Yashica Mat 124G film advance not working

Millones de Productos que Comprar! Envío Gratis en Pedidos desde $59 The last twin lens reflex ever produced by Yashica, and the most advanced. Designed as a Rolleiflex copy, the Mat-124 G features a four-element, 80mm f/3.5 lens set of the better Yashinon variety, shutter speeds from 1-second to 1/500th, an aperture range of f/3.5 - f/32, a bright ground-glass viewing screen, a crank arm film advance, and ergonomic aperture/shutter controls 1970-1986, Japan. The last twin lens reflex ever produced by Yashica, and the most advanced. Designed as a Rolleiflex copy, the Mat-124 G features a four-element, 80mm f/3.5 lens set of the better Yashinon variety, shutter speeds from 1-second to 1/500th, an aperture range of f/3.5 - f/32, a bright ground-glass viewing screen, a crank arm film advance, and ergonomic aperture/shutter controls

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The Yashica Mat 124G is not a high-end camera. Compared to a Rolleiflex 3.5F or the Mamiya C330 Professional, both heavy, solid cameras, the Yashica Mat 124G feels like a rattily tin can. Using an automobile analogy, the Yashica Mat 124G feels like a Yugoslavian compact car to the touch but performs like an uber engineered German touring sedan Yashica Mat 124. click for sample. Produced 1968-71 Yashica Co., Ltd. Japan. Film type 120 or 220. Picture size 6cm x 6cm. Weight 2lbs, 6.8oz (1,100g) Lens coated 4-element Yashinon 80mm f3.5-32. Filter size Bay I (Bayonet type I) 30mm The Yashica was made by Yashima Optical Company. My one dates from the 1970's. It took a lot of design and features from the German Rolleiflex TLR such as the auto-cocking shutter and folding advance lever. It uses 120 roll film and produces 12 6×6 (56mm x 56mm) frames per roll. It has a Yashinon 80mm f3.5 Lens The Yashica Mat-124G definitely has a very hefty feel to it, weighing a little over 2 lbs. It's one of those cameras where you can feel how sturdy it is when it's in your hands. Even the levers for focusing and advancing film have a weight to them

Yashicamat 124 G - onFil

  1. Yashica leaflet (#72E1) dated 1972, featuring the Yashica-Mat and Yashica Mat-124G along with the Yashica-635 and Yashica-D knob advance models, at Goodharbor's flickr space; Yashica Mat-124G assembling charts at Alan Corey's Yashica Old SLR page (version stored at web.archive.org of a website that is currently offline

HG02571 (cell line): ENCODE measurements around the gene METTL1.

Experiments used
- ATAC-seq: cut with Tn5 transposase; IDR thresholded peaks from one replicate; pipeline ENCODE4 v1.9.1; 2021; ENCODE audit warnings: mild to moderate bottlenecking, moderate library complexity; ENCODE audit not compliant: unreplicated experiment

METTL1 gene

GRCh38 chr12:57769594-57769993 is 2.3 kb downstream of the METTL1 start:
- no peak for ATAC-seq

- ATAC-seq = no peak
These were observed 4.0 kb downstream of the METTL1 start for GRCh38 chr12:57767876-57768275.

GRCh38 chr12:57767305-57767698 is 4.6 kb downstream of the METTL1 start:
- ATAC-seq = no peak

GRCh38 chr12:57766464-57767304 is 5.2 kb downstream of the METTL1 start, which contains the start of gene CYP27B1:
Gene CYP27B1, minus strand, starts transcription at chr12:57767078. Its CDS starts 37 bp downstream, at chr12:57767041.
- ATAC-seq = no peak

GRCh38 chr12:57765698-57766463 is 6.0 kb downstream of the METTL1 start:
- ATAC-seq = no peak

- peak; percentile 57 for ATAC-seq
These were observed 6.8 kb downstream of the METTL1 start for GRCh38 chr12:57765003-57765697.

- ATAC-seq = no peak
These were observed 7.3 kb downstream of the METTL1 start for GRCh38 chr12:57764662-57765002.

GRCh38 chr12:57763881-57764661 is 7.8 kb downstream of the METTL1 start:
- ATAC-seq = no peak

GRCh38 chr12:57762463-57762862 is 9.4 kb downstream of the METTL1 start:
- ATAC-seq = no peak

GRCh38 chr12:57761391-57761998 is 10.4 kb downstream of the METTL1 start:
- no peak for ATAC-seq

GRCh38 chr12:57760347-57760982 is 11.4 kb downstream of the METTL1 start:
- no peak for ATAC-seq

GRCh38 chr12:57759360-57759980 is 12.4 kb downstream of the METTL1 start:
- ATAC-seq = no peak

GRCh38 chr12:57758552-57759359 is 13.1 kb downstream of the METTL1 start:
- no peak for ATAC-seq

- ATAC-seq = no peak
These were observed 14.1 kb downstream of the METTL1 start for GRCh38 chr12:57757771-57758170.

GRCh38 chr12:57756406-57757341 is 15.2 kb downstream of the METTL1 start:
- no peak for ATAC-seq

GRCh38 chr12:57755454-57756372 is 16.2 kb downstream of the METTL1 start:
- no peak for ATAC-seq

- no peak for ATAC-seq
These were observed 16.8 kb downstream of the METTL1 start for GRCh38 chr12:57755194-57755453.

2. The Yashica company made a long line of 66 TLR cameras, comprising many models which were the result of a gradual evolution rather than radical change; they are conveniently divided into knob advance models and crank advance models. 1 The Yashica-Mat 2 The Yashica-Mat LM 2.1 Features 3 The Yashica-Mat EM 3.1 Features 3.2 Images 4 The Yashica 12 and 24 5 The Yashica Mat-124 and Mat-124G 6 Links.
  3. I'm relatively new to medium format shooting, I am using a Yashica Mat 124G for a photography class I am taking at my college. I loaded a roll of film earlier today, shut and latched the loading door, and things seemed to be going well at first. Shot the first exposure, and while trying to use the crank to advance the film the crank became stuck

A jammed wind crank on a Yashica Mat 124G. This tutorial shows how to remove the wind crank and side panel so as to access and correct on cause of a jammed w.. This site is dedicated to understanding and preserving the details and development history of the company's TLR cameras from the first model Pigeonflex introduced in early 1953 through to the Yashica Mat-124G which ended manufacture in 1986: Both 6x6 cm 120 film and 4x4 cm 127 film format TLR cameras are covered As the Mat-124G type is purely a film type reminder, the film speed function being taken care of by the setting window on the meter housing, it is hard to consider this an improvement for the meterless Mat but Yashica was no doubt trying to rationalise production at a time when the end was in sight

Yashica Mat-124 G — Brooklyn Film Camer